By Karen Campbell
Scottish author Karen Campbell has transformed what might have been a typical genre thriller into something truly special, deserving of a wider readership than it probably will receive in the U.S. Her phrasing is such that each time you open it, you discover yourself transported to the Scottish Highlands northwest of Glasgow, deep into the lives of Justine Strang, the Anderson family, and the variously interesting locals of her Kilmacarra (around Kilmartin, which you might look up for visual reference, as geography plays a critical role in the novel).
Justine flees her brutal, abusive pimp in Glasgow, stealing hundreds of pounds for good measure in the process. She plans to run as far north as possible, hoping to drop off the grid. She, however, detours into Kilmacarra, where she comes upon Michael Anderson seemingly injured in the graveyard of the local church. Injured he is; however, it appears, at first, his injury is more psychological than physical. After all, Michael, an ordained minister who works at it part–time while his new main occupation is full-time elected councillor, has a ghost who appears to him regularly, taunting him mercilessly, the crux and meaning which we only learn in its fulness at the end.
In addition to Michael’s disturbed mental state, Justine soon learns that his marriage totters on rocky ground. All this, after she witnesses a boy hit by a caravan towing a little red car, something she keeps to herself for days out of fear reporting it will attract the attention of Charlie Boy, her pimp, who, indeed, searches for her furiously, with the intent of dealing her a most painful death. To further complicate matters, Michael takes her on as a live-in, to relieve his wife Hannah, who is a writer, whereupon Justine discovers the boy injured is Michael’s and Hannah’s older son, Euan.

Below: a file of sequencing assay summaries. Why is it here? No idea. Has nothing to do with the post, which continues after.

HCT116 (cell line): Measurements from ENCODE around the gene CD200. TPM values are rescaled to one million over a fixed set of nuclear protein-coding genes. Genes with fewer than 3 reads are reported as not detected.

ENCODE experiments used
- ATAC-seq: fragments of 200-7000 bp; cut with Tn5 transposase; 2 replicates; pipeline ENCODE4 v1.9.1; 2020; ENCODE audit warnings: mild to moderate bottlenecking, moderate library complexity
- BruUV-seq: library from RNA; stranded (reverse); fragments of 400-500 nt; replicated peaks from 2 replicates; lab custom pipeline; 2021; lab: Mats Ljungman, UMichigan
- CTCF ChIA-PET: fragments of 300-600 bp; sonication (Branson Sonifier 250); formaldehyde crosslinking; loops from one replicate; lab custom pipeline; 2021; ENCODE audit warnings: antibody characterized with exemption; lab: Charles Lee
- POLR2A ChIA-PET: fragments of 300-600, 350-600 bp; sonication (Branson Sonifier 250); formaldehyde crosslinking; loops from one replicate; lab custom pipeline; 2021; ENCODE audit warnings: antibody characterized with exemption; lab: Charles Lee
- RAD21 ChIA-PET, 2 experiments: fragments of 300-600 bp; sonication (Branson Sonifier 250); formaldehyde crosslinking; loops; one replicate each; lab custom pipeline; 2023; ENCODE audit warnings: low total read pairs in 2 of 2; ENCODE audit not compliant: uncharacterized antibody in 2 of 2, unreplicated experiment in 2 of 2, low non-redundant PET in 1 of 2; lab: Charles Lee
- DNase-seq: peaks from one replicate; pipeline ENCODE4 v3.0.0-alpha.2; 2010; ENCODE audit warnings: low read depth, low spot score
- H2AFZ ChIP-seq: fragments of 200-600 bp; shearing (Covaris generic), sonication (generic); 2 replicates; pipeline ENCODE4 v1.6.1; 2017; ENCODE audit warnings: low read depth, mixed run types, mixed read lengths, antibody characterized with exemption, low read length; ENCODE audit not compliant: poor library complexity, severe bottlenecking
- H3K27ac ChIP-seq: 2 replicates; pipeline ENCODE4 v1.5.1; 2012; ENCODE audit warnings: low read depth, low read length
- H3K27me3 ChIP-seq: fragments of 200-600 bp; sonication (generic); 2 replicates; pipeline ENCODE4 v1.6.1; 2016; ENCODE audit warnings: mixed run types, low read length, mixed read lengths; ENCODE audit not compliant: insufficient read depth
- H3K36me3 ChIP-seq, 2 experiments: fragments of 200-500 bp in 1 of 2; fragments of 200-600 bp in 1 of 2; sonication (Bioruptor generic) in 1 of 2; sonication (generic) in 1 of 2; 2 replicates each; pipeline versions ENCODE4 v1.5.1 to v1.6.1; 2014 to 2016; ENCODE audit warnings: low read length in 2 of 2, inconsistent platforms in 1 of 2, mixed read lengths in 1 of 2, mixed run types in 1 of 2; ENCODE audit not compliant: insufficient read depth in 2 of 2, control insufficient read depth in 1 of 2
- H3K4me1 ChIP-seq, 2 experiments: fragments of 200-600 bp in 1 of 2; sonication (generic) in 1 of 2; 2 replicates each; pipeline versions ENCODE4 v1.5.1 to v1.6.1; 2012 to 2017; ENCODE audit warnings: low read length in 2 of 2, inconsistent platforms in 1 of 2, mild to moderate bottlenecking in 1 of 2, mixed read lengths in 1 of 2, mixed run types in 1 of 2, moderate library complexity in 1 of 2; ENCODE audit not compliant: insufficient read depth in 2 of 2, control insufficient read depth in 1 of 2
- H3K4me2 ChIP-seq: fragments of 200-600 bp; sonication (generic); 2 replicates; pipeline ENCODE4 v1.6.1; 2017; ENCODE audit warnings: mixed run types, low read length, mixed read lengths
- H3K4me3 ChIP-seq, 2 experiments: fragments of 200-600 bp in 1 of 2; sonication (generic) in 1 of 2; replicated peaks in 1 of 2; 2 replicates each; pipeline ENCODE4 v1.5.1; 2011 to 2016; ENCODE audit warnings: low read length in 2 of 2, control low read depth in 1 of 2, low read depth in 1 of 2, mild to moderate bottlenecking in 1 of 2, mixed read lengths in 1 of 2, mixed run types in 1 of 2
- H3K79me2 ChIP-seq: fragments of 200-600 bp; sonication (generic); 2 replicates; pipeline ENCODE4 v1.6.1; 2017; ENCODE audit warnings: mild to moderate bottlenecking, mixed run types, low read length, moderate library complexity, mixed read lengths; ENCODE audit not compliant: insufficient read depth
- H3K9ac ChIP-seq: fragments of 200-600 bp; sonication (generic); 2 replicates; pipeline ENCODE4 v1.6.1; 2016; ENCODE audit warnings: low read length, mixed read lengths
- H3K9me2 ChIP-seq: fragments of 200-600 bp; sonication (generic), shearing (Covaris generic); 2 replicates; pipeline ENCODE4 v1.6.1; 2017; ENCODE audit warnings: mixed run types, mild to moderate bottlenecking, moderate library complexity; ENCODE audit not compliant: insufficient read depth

None of this would mean too much to Justine, except that she develops an attachment for the younger son, Ross, around four. Ross takes a liking to her, as well. Through this relationship, and the fact that Michael can only find solace from his ghostly troubles in the presence of Justine, her bonds to the family and the town of Kilmacarra grow to the point of preventing her running, even when the danger she fears materializes.
Into this mix of familial troubles and bonding, Campbell blends in a fascinating history of the region, told in relation to a campaign to prevent a power company from erecting a windmill farm that spurs an archeological dig around the Druid-like stones spotting all over the area.
Campbell deftly bridges the genre barrier in a novel that should appeal to a broad array of readers. A first-rate job on her part. w/c